Surprised by language

Walt - Raleigh, North Carolina
Entered on June 28, 2008
Age Group: 65+
Themes: immigrant

Language is something we take for granted—kind of like the air we breathe? Who needs to believe in language? But not all air is the same–and some is downright polluted. As I child, my language was polluted. I was born during WWII—of German immigrants who spoke German in the home. Their limited English portrayed their German heritage the minute they opened their mouths. The German language represented Nazi oppression. The neighborhood kids played war games and all the kids wanted to kill the German Nazis. I died many deaths. I was ashamed, humiliated, and wanted to escape my heritage. I wanted to be American, speak English, and be a part of American culture. So I assimilated the language and culture of my English-speaking, working-class North Philadelphian peers. I thought I was liberated—until I realized that the dialect of English I learned was also polluted by comparison with those who came from more privileged backgrounds and middle-class neighborhoods. In fact, I remember a 12th grade locker-room conversation with a football player after I visited Princeton University on a recruiting trip. My teammate, who was repeating 10th grade for the third time, knew nothing about my academic ability. But he laughed at the idea that I might go to Princeton. When I asked him why he laughed, his comment was, “Because you talk dumb!”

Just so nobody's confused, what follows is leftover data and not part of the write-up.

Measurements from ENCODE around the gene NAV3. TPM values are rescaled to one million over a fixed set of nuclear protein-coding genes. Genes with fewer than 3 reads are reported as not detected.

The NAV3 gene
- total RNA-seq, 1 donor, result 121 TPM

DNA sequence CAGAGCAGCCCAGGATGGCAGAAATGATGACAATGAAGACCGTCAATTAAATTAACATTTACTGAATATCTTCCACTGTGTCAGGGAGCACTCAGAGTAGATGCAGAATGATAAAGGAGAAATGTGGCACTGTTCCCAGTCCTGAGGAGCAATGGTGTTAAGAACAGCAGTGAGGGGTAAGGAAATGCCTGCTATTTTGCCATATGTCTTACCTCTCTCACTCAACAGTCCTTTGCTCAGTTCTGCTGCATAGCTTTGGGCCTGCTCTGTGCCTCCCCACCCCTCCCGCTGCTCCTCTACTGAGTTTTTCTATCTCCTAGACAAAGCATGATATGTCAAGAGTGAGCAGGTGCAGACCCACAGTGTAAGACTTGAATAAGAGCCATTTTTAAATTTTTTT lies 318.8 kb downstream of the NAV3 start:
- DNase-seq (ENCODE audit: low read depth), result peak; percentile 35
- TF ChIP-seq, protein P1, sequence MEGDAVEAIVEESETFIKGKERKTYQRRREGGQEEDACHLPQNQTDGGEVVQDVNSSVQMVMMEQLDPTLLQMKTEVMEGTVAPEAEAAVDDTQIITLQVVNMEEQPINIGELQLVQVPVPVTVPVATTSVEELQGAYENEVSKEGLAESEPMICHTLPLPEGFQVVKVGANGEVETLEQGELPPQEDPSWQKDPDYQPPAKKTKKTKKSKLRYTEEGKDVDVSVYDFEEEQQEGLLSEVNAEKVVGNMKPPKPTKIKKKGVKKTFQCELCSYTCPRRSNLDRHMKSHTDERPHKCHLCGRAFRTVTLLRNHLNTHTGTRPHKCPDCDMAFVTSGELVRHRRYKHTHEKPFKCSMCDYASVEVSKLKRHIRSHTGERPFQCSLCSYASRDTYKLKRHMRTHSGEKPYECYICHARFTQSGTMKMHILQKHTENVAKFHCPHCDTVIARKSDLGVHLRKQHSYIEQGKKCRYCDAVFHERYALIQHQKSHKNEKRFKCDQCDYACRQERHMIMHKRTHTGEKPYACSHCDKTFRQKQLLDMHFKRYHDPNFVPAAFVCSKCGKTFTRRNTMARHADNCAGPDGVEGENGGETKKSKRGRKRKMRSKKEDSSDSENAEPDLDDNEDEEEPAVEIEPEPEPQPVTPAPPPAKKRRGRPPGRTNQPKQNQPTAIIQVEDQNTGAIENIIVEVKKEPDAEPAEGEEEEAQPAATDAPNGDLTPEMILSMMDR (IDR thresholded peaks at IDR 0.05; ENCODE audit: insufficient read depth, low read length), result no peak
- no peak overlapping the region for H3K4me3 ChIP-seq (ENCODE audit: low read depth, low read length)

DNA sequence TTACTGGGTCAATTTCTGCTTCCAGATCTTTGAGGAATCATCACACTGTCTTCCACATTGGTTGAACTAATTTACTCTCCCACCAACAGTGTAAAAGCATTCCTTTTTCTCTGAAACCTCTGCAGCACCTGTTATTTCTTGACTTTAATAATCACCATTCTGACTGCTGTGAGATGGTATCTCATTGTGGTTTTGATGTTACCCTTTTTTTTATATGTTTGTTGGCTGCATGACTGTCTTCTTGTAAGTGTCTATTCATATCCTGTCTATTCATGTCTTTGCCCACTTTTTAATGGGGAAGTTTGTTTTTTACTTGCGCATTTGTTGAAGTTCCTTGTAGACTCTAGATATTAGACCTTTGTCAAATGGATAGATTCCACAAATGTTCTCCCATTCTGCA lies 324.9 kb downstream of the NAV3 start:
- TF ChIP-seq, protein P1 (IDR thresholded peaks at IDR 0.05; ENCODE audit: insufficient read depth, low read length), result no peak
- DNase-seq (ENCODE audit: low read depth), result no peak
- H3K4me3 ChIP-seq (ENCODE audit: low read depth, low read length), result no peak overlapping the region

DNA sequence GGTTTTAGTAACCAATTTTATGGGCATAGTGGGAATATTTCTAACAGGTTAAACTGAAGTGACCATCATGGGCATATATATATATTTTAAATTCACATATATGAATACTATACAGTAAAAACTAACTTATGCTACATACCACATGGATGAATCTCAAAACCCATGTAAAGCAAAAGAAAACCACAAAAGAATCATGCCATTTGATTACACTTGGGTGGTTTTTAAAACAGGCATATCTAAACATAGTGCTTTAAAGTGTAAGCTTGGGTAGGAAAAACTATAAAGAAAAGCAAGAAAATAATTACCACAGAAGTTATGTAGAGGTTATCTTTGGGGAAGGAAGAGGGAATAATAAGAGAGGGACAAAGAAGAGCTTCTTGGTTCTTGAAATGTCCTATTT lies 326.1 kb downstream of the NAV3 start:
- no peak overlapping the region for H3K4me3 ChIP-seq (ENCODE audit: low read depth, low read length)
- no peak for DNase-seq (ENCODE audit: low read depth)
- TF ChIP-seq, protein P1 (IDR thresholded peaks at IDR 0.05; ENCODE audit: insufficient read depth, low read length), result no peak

As I struggled during my college years to speak more fluent Standard English, I seized on my aptitude for speaking other languages and dialects and headed towards a career in linguistics. Now I was scrutinizing the precise, structural details of language and dialect. And I was surprised by language. The more I studied the dialects of different social and ethnic groups, the more respect I developed for the detailed and intricate patterning of all languages and dialects. It seemed so simple and fundamental. But it was ironically contradictory to what I had learned, thought, and been taught. Linguistically, all languages and their dialects are created equal, like their speakers. And I came to believe in the inherent sanctity of all languages and dialects. The rest was simple for a linguistic researcher and professor. I had to spend my life practicing my belief—to teach, train, cajole, and challenge others to understand that one of the basic attributes of language was as obvious as the air we breathe. That doesn’t make it less worthy of belief; in fact, it makes it more critical—to believe in what should be taken for granted.